Extreme climate events (ECEs) such as drought, frost risk and heat stress cause significant economic losses in Australia. The risk posed by ECEs in the wheat production systems of Australia could be better managed through the identification of safe flowering (SFW) and optimal time of sowing (TOS) windows. To address this issue, three locations (Narrabri, Roseworthy and Merredin), three cultivars (Suntop and Gregory for Narrabri, Mace for both Roseworthy and Merredin) and 20 TOS at 1-week intervals between 1 April and 12 August for the period from 1957 to 2007 were evaluated using the Agricultural Production System sIMulator (APSIM)-Wheat model. Simulation results show that (1) the average frequency of frost events decreased with TOS from 8 to 0 days (d) across the four cases (the combination of locations and cultivars), (2) the average frequency of heat stress events increased with TOS across all cases from 0 to 10 d, (3) soil moisture stress (SMS) increased with earlier TOS before reaching a plateau and then slightly decreasing for Suntop and Gregory at Narrabri and Mace at Roseworthy while SMS increased with TOS for Mace at Merredin from 0.1 to 0.8, (4) Mace at Merredin had the earliest and widest SFW (216–260) while Mace at Roseworthy had latest SFW (257–280), (5) frost risk and heat stress determine SFW at wetter sites (i.e. Narrabri and Roseworthy) while frost risk and SMS determine SFW at drier site (i.e. Merredin) and (6) the optimal TOS (window) to maximise wheat yield are 6–20 May, 13–27 May and 15 April at Narrabri, Roseworthy and Merredin, respectively. These findings provide important and specific information for wheat growers about the management of ECE risk on farm. Furthermore, the coupling of the APSIM crop models with state-of-the-art seasonal and intra-seasonal climate forecast information provides an important tool for improved management of the risk of ECEs in economically important cropping industries in the foreseeable future.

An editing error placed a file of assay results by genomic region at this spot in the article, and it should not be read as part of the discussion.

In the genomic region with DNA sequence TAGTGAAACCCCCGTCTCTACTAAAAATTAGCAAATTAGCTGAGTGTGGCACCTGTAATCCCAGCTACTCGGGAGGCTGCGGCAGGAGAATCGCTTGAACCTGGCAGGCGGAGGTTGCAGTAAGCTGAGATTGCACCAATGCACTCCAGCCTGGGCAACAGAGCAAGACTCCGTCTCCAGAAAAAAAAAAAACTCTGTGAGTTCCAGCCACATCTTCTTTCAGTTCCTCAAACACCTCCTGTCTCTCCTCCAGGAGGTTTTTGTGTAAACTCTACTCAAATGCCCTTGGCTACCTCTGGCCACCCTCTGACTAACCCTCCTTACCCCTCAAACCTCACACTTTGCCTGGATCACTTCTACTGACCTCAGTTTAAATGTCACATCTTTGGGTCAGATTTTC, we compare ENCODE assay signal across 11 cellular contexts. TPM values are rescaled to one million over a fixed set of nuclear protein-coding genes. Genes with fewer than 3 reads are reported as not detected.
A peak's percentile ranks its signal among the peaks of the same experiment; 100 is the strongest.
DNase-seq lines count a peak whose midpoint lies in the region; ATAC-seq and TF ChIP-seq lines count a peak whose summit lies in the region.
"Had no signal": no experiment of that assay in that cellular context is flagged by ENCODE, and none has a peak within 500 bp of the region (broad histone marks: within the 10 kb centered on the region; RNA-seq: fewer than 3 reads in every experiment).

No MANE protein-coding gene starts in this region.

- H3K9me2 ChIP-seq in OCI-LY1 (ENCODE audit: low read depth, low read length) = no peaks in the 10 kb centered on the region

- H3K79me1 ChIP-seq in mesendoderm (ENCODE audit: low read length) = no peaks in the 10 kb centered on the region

International Journal of Biometeorology – Springer Journals
Published: Jun 4, 2018
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